The safety of city fire hydrants was called into question after an incident that happened this past weekend as firefighters were battling a blaze on Padre Island.
Jonathan Chism, a firefighter helping to fight a storage fire Sunday was trying to hook up a line to a hydrant on Palmira Avenue when something unexpected happened.
As he was turning the valve to open it, the bolts on top blew off, shooting water about 40 feet in the are, and leaving just one bolt to hold down the cap. That bolt ultimately saved the firefighter's life.
"We look back on it, you realize how close it was, and how close it could have gone seriously wrong," Chism said.
The gushing water washed away sand underneath the hydrant, creating a sinkhole and causing a nearby fire truck to sink into the roadway.
While it was an isolated incident, it did call into question whether or not the City is doing enough to maintain its fire hydrants.
"The maintenance of fire hydrants is a combined effort of the fire department and the water department," Firefighter Union President Carlos Torres said.
Each fire station has a designated area that they monitor. They are in charge of maintaining each hydrant in that area, and maintenance takes place once a year.
"The fire department takes care of the regular routine maintenance, as far as lubing, greasing, oiling and making sure they work," Battalion Chief Doug Matthijetz said. "If they don't work, we transfer that to the water department."
The water department is in charge of making repairs to the hydrants.
"Some hydrants out on the Island might require more maintenance because of the salt air in the location," Matthijetz said.
3News found one hydrant on the Island that was in major disrepair. One of its bolts crumbled off just at a touch. It turns out, the faulty fire hydrant that caused issues this weekend was last tested in May of 2012.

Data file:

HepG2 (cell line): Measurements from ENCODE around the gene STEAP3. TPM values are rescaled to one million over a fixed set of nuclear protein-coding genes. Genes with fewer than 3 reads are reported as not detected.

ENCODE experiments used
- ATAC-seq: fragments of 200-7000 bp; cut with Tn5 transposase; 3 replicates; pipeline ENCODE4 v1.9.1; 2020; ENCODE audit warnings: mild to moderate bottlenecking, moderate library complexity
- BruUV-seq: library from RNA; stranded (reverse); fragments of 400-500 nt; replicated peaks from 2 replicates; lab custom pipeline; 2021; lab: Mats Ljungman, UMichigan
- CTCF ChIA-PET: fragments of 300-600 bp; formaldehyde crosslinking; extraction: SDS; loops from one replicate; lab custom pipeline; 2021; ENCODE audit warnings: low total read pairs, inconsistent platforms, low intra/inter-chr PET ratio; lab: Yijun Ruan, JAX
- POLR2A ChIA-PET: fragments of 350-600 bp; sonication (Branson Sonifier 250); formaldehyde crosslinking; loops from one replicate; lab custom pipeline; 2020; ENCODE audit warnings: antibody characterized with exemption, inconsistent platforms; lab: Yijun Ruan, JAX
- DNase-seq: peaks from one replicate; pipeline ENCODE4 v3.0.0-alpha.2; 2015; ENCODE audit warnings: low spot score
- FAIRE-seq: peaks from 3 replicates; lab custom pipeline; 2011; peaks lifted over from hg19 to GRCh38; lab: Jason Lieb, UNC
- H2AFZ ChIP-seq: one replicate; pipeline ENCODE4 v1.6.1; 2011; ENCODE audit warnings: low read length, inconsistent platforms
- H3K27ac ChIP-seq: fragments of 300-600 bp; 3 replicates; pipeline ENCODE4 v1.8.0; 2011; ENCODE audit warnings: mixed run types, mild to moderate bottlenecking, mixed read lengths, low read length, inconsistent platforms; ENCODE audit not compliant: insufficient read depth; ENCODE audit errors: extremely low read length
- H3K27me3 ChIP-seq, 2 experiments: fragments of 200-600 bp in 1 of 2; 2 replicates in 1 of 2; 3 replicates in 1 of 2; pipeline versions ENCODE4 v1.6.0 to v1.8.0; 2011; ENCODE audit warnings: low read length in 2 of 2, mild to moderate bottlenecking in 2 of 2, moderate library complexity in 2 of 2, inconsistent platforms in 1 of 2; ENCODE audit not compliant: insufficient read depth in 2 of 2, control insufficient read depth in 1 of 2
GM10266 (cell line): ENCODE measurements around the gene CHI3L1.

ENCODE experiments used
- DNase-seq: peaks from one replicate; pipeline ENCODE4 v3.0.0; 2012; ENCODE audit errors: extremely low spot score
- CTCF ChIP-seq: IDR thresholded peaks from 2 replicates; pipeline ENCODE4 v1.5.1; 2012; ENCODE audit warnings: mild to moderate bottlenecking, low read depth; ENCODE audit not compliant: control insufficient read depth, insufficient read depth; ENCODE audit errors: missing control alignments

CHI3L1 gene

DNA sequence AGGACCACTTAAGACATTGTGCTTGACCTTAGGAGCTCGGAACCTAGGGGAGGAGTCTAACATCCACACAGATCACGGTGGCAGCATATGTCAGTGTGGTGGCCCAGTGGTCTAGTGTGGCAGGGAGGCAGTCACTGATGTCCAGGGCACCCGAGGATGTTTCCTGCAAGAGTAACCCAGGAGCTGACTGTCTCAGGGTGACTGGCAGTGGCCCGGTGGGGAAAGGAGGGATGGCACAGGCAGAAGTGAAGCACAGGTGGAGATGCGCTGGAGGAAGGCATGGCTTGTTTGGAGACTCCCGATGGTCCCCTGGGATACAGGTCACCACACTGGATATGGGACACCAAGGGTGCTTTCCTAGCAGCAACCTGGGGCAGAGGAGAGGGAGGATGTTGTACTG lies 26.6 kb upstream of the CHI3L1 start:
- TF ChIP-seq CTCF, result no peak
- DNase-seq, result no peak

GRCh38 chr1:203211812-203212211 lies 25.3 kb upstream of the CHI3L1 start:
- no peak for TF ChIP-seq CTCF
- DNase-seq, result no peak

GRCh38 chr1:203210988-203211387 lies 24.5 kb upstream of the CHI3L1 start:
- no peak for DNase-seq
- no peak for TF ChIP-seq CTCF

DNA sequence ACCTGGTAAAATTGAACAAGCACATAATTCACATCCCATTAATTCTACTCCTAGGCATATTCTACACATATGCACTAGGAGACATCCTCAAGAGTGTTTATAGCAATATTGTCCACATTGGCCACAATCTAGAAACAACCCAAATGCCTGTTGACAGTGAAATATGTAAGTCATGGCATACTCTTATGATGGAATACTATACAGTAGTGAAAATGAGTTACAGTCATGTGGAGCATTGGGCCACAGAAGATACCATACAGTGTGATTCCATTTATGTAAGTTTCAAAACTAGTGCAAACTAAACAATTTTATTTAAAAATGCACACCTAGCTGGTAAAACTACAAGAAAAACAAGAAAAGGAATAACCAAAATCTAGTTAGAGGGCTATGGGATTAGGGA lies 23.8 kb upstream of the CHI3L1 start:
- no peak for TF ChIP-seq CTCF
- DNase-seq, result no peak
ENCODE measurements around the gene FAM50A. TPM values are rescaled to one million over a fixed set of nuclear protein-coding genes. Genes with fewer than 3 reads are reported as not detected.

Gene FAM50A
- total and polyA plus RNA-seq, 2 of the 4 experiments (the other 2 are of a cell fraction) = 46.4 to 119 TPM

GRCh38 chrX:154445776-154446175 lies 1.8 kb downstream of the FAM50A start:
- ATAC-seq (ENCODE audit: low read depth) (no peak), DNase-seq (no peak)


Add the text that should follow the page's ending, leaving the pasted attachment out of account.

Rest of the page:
"If a hydrant does not work at a fire, everything pretty much falls apart," Torres said.
Firefighters have their work cut out for them. There are around 10,000 fire hydrants in the city, and with the number of calls they receive on a daily basis, they said they simply do not always have the time to check them all.
That fact begs the question -- should the City have a more efficient fire hydrant maintenance plan in place?
Councilwoman Colleen McIntyre, who represents Padre Island, met 3News at the rusted fire hydrant with the crumbled bolt.
"There will definitely be attention on this in the next couple of weeks," McIntyre said. "There have already been several conversations on this. It really needs to happen. Thank God no one was hurt, and no property was lost in bringing this call to our attention."
McIntyre recognizes that there are special elements like the salt in the air that does cause elements to rust faster on the Island. She said there is a need to look at the maintenance cycle of the hydrants, and said she has asked the fire chief and the assistant city manager to look at the issue. She added that it should be a joint responsibility between the fire department and the water department to inspect the hydrants.
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